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Free Content Trends in health worker performance after implementing the Integrated Management of Childhood Illness strategy in Benin

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Abstract:

Abstract

Objective  Training health workers to use Integrated Management of Childhood Illness (IMCI) guidelines can improve care for ill children in outpatient settings in developing countries. However, even after IMCI training, important performance gaps exist. One potential reason is that the effect of training can rapidly wane. Our aim was to determine if the performance of IMCI‐trained health workers deteriorated over 3 years.

Methods  We studied two departments in Benin. First, we performed a record review of 32 IMCI‐trained health workers during the first year of IMCI implementation (2001–2002). Second, we analysed data from cross‐sectional health facility surveys from 2001 to 2004 that represented the entire study area. Primary outcomes were the proportion of children under 5 years old with potentially life‐threatening illnesses who received either recommended or adequate treatment, and among all children, an index of overall guideline adherence. Secondary outcomes reflected the treatment of individual diseases. Outcomes were calculated monthly, and time trends were evaluated with regression modelling.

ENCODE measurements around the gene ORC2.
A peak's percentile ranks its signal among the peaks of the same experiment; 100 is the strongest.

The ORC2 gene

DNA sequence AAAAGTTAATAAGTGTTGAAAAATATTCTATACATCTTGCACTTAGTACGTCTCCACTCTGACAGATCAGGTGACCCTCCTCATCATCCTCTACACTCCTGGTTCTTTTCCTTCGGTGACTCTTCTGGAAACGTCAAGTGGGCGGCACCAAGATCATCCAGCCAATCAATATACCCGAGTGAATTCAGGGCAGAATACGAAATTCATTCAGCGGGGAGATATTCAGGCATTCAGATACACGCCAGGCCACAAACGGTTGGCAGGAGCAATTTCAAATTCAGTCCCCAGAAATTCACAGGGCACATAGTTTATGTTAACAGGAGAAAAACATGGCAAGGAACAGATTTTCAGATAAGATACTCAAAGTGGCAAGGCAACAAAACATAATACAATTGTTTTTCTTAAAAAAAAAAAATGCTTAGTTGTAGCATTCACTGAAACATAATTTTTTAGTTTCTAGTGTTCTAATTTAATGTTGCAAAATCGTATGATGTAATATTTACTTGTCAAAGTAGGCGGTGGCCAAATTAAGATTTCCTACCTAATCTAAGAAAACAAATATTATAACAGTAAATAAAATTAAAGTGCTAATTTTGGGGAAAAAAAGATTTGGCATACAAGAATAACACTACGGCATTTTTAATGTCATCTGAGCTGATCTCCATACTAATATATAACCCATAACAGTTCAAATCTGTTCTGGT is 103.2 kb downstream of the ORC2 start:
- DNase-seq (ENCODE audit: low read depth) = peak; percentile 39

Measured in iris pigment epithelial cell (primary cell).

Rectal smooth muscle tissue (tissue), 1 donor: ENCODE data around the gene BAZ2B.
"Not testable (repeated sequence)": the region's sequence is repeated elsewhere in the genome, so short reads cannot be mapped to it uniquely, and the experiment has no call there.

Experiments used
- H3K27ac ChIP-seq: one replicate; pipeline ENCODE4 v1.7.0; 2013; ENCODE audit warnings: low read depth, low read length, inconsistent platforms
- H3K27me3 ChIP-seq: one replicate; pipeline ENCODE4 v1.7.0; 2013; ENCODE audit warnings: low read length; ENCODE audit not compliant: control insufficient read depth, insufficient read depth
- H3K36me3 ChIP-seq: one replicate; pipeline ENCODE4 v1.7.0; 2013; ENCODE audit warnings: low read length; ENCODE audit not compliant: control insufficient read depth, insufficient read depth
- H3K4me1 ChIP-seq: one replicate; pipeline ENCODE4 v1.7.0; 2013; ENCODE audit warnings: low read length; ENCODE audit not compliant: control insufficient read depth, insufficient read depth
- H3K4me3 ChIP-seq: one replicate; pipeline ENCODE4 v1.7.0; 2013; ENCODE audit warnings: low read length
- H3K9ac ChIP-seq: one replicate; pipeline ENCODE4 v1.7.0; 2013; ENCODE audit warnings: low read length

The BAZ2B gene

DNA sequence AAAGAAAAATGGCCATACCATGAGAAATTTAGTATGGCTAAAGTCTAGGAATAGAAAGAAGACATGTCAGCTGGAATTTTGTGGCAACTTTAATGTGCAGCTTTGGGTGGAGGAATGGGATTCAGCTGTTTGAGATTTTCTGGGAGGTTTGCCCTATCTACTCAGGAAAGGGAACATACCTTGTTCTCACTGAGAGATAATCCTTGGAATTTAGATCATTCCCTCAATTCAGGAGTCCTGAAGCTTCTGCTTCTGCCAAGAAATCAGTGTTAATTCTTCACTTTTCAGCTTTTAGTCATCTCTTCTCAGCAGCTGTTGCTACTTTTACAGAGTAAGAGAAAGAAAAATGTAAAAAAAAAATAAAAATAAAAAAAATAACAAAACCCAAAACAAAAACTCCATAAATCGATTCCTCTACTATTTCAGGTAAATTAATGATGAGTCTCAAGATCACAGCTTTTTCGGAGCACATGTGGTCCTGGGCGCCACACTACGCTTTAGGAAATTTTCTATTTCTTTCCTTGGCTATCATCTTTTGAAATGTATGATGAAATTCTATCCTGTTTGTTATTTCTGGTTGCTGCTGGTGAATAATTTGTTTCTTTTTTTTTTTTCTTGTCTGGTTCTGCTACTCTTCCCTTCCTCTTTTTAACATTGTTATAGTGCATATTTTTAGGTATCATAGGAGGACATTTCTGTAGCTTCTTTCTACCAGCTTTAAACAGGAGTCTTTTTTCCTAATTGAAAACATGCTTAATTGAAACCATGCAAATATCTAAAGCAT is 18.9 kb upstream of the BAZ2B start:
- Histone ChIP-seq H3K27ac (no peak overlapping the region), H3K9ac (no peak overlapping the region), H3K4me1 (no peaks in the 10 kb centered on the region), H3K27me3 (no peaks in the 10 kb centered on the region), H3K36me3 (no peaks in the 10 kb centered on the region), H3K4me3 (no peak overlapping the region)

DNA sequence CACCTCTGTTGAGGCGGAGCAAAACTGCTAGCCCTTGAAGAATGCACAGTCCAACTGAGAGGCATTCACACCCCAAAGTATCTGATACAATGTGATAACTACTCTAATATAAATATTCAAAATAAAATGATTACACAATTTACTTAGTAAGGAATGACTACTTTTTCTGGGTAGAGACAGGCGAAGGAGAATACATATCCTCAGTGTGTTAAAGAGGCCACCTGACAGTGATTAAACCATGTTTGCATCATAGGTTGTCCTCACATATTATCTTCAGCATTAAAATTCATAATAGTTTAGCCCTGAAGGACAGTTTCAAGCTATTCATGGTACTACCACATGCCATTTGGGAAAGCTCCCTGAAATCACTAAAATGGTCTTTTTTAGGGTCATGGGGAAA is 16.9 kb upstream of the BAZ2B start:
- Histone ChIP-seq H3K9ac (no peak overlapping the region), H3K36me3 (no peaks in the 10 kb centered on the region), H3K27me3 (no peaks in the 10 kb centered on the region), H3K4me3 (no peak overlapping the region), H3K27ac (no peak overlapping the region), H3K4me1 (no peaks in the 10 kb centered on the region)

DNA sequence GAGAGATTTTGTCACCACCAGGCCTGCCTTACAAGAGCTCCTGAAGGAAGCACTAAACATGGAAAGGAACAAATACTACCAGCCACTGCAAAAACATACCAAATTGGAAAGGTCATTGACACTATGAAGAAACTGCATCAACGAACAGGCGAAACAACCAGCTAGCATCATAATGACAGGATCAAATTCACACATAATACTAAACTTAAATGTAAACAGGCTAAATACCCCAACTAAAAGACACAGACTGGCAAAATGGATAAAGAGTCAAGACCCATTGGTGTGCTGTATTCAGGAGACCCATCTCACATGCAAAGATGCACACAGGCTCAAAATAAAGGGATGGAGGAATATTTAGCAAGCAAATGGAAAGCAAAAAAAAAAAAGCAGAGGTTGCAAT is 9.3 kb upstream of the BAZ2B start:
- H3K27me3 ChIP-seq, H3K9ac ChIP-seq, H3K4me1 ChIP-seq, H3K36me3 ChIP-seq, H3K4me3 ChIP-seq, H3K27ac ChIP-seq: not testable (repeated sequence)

Results  The record review included 9393 consultations, and the surveys included 411 consultations performed by 105 health workers. For both data sources, performance trends were essentially flat for nearly all outcomes. Absolute levels of performance revealed substantial performance gaps.

Conclusions  We found no evidence that performance declined over 3 years after IMCI training. However, important performance gaps found immediately after IMCI training persisted and should be addressed.

Language: English

Document Type: Research Article

DOI: https://doi.org/10.1111/j.1365-3156.2012.02976.x

Affiliations: 1:  Malaria Branch, Division of Parasitic Diseases and Malaria, Center for Global Health, Centers for Disease Control and Prevention (CDC), Atlanta, GA, USA 2:  Direction Départementale de la Santé Publique de l’Ouémé et Plateau, Ministry of Public Health, Porto Novo, Benin 3:  Africare-Benin, Porto Novo, Benin 4:  Parasitic Diseases Branch, Division of Parasitic Diseases and Malaria, Center for Global Health, CDC, Atlanta, GA, USA

Publication date: 2012-04-01

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